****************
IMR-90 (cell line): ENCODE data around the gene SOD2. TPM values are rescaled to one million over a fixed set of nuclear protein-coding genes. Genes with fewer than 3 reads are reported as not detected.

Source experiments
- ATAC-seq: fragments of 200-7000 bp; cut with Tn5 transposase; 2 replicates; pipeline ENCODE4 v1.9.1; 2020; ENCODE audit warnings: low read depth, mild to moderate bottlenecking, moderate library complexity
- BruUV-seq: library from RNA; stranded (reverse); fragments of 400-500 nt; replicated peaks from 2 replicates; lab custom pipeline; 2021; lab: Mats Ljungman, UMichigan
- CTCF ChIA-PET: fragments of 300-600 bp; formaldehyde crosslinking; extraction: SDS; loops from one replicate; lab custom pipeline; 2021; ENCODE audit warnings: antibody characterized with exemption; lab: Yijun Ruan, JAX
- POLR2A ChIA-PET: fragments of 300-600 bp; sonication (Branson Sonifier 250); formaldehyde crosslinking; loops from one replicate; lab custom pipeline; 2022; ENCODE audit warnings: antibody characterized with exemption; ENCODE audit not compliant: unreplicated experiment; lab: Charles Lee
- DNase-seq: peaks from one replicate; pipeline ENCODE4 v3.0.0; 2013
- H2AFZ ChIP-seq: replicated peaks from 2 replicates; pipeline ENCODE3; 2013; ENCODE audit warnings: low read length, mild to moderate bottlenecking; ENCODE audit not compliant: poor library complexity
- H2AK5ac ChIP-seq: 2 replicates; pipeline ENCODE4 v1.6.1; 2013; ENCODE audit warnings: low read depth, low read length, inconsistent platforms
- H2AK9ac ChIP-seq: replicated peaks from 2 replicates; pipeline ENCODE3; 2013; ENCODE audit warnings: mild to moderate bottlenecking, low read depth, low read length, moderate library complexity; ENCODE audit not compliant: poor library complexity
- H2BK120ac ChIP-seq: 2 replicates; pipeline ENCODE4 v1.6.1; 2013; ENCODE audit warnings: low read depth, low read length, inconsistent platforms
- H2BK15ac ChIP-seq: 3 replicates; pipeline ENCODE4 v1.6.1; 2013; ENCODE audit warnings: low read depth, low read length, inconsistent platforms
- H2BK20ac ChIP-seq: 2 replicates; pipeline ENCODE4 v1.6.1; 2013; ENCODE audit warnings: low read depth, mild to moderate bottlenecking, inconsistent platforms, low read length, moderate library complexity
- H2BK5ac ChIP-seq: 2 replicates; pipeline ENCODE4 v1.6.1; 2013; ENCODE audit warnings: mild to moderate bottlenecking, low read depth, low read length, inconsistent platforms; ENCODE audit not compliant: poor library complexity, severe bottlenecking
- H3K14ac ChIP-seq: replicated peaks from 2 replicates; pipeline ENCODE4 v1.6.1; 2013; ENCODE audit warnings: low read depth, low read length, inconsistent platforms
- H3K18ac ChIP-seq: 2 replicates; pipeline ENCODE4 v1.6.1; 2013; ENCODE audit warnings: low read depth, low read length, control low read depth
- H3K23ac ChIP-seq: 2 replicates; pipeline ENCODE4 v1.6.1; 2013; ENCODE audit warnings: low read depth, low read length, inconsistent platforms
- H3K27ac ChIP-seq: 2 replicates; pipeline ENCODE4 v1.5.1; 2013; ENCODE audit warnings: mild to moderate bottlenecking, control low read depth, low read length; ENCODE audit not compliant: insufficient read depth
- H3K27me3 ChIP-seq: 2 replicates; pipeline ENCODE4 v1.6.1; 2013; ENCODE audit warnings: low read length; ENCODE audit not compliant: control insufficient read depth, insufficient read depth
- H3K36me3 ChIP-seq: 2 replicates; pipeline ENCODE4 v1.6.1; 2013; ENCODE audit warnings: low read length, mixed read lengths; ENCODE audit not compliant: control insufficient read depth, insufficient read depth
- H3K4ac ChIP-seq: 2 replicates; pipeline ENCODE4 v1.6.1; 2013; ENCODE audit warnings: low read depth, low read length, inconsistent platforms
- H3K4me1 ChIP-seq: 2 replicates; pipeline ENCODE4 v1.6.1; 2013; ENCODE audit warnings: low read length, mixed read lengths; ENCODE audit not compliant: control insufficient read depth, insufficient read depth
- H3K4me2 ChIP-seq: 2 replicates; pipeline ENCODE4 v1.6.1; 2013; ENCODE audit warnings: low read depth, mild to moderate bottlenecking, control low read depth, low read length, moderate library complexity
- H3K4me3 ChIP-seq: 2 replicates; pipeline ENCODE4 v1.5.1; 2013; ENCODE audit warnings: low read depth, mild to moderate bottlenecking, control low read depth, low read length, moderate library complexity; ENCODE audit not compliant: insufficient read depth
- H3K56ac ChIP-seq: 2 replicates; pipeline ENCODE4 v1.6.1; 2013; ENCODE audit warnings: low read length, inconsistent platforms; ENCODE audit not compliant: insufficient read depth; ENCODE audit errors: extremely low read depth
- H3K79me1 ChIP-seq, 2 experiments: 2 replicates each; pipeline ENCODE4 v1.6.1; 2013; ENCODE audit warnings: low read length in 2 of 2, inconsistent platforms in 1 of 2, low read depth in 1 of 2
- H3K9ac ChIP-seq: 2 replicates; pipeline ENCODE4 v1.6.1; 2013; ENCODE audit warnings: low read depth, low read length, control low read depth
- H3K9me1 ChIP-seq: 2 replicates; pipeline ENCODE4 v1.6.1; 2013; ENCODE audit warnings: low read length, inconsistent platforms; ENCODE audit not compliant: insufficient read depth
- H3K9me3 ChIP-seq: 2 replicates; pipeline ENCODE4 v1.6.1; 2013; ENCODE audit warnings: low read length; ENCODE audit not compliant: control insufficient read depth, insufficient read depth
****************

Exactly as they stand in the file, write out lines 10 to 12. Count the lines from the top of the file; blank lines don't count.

- H2AK9ac ChIP-seq: replicated peaks from 2 replicates; pipeline ENCODE3; 2013; ENCODE audit warnings: mild to moderate bottlenecking, low read depth, low read length, moderate library complexity; ENCODE audit not compliant: poor library complexity
- H2BK120ac ChIP-seq: 2 replicates; pipeline ENCODE4 v1.6.1; 2013; ENCODE audit warnings: low read depth, low read length, inconsistent platforms
- H2BK15ac ChIP-seq: 3 replicates; pipeline ENCODE4 v1.6.1; 2013; ENCODE audit warnings: low read depth, low read length, inconsistent platforms